Boatwif regains control…

      The Captain took to blog-writing last night, “with the permission of Boatwif” he wrote! Suppose now the secret’s out that theCleddau crew is afloat again the tale will need  completing…

 Friday: The route from Higher Poynton (by canal) couldn’t be simpler: point north (for about three miles) and instead of turning left down the Marple Locks turn right along the Upper Peak Forest Canal to Whaley Bridge and Bugsworth Basin. There are no locks at all on this route but there are four movable bridges, three of which were negotiated on Friday. The first bridge,Turf Lea Lift Bridge, requires fierce windlass winding to lift and to lower it. No problem there, except that nb Hero, moored on the lock landing, had its bow rope entirely in the water and the Captain, armed with boat hook and mallet, managed to secure it.
The second bridge, Wood End Lift Bridge, was efficiently wound by the Captain. Come the third bridge, Higgins Clough Swing Bridge, Boatwif bounded off the boat with the key to release the lock so as to raise the handle so as to push the platform towards the bank … but somehow it couldn’t be done.
 Only last week there had been trouble at Broadhurst Swing Bridge where the mechanism jams but here the key just seemed to disappear into an oily cavity. The instructions for bridge operation were re-read: put key into lock, but somehow the lock was sort of absent… an elderly gentleman was eager to help but to see him push and heave the bridge would not have been fair. Again the Captain was called to investigate: “Ignore the words, the lock has been removed, just lift the handle – and push!”  A procession of walkers, children, dogs and owners strolled across the bridge, while still the elderly gent lurked until finally push time could happen.
On through the bridge – and towards New Mills. The sweet factory was in production (sniff!)
 but a mile or so further on an easy mooring was found, a few yards from nb Mickey Jay and overlooking the Goyt Valley.
  There was time for a brief evening stroll along the towpath, the stone walls edged with the rich colours and dense cushioning of mosses.
   Now there’s an unusual sign not far into the Torrs Riverside Park: why would people be tempted to dig holes here…?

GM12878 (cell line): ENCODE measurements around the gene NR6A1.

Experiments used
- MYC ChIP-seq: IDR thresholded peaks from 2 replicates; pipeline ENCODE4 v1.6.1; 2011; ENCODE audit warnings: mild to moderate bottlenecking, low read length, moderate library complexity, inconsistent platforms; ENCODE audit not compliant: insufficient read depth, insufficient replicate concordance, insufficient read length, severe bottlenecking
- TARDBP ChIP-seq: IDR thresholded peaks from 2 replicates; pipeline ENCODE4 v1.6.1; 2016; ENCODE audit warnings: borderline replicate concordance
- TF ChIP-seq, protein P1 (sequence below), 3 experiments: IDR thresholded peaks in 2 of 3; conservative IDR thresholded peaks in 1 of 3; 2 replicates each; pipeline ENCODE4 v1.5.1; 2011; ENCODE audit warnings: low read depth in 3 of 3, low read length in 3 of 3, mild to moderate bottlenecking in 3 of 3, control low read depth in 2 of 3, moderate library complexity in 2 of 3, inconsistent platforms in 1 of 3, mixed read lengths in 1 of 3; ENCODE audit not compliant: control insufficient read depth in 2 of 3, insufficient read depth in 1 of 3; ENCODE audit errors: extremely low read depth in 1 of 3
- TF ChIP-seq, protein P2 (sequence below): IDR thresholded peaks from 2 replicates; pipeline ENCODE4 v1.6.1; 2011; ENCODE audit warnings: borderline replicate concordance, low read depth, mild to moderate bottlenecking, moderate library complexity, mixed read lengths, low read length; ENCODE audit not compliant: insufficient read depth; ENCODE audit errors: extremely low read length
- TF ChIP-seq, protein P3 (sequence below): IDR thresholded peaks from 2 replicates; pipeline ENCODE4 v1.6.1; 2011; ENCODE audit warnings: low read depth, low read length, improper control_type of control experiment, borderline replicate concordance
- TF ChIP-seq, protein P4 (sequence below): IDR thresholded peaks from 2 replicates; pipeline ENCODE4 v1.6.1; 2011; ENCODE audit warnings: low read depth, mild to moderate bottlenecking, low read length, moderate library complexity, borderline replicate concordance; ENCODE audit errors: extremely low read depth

Saturday: It was a brilliantly blue morning; there was no further drama at the remaining (Carrs) Swing Bridge.
 Cleddau pootled on along the remaining 1.6 miles of the High Peak Canal, turned left towards Bugsworth Basin and pulled in just before the tap.
This was what the day was about, washing the 60 feet and 6 inches of the boat. Now what would that be in total square footage…?*
Operation Boat Wash swiftly got under way:

Strip gangplank, poles, centre rope and life rings from off the top of the boat
Fill buckets with Wash and Wax
Use Congleton Scrubber(remember, only £3) to brush away at the algae on the gunnels
Use sponge mops for sides and roof

            Hose down with fresh water

 Use sponge mops again

             Use hose pipe again

Turn boat around to wash the other side and repeat above procedure
Refill water tank …

          Clouds were gathering, the wind was getting up. Back along the half mile to the Bugsworth Basin entry Cleddau cruised, a turn completed and a return to the Basin made.

          Finally Cleddau was neatly tied up in the Middle Arm, a favourite mooring place, tucked away from road traffic noise and passing boats.

Rain interrupted play, or rather, interrupted part 2 of Operation Boat Wash. There’s no point in polishing a boat in the rain, is there!
           
         Will the polishing (ever) get done? Will let you know if it does!
           
*Approximate square footage: 800 square feet

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